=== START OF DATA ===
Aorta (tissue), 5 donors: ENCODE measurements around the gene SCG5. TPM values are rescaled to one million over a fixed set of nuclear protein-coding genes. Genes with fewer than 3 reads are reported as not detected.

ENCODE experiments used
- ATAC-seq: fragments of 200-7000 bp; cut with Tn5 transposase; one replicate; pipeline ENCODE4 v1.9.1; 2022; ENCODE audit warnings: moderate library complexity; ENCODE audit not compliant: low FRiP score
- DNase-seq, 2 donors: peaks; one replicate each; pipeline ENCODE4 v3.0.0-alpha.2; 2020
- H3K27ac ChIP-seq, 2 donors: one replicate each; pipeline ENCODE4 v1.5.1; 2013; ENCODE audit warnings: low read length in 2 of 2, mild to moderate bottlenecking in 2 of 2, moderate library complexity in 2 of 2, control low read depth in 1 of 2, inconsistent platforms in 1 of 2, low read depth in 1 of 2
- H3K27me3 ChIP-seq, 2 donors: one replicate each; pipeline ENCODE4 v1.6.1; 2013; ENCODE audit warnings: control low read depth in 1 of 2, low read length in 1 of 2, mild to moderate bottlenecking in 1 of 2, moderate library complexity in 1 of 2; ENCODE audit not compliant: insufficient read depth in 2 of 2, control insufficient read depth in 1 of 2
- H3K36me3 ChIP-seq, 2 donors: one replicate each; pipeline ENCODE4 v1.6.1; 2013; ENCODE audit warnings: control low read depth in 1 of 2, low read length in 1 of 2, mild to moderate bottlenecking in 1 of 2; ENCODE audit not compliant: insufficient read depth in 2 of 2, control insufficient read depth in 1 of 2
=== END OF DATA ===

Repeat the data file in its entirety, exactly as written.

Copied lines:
Aorta (tissue), 5 donors: ENCODE measurements around the gene SCG5. TPM values are rescaled to one million over a fixed set of nuclear protein-coding genes. Genes with fewer than 3 reads are reported as not detected.

ENCODE experiments used
- ATAC-seq: fragments of 200-7000 bp; cut with Tn5 transposase; one replicate; pipeline ENCODE4 v1.9.1; 2022; ENCODE audit warnings: moderate library complexity; ENCODE audit not compliant: low FRiP score
- DNase-seq, 2 donors: peaks; one replicate each; pipeline ENCODE4 v3.0.0-alpha.2; 2020
- H3K27ac ChIP-seq, 2 donors: one replicate each; pipeline ENCODE4 v1.5.1; 2013; ENCODE audit warnings: low read length in 2 of 2, mild to moderate bottlenecking in 2 of 2, moderate library complexity in 2 of 2, control low read depth in 1 of 2, inconsistent platforms in 1 of 2, low read depth in 1 of 2
- H3K27me3 ChIP-seq, 2 donors: one replicate each; pipeline ENCODE4 v1.6.1; 2013; ENCODE audit warnings: control low read depth in 1 of 2, low read length in 1 of 2, mild to moderate bottlenecking in 1 of 2, moderate library complexity in 1 of 2; ENCODE audit not compliant: insufficient read depth in 2 of 2, control insufficient read depth in 1 of 2
- H3K36me3 ChIP-seq, 2 donors: one replicate each; pipeline ENCODE4 v1.6.1; 2013; ENCODE audit warnings: control low read depth in 1 of 2, low read length in 1 of 2, mild to moderate bottlenecking in 1 of 2; ENCODE audit not compliant: insufficient read depth in 2 of 2, control insufficient read depth in 1 of 2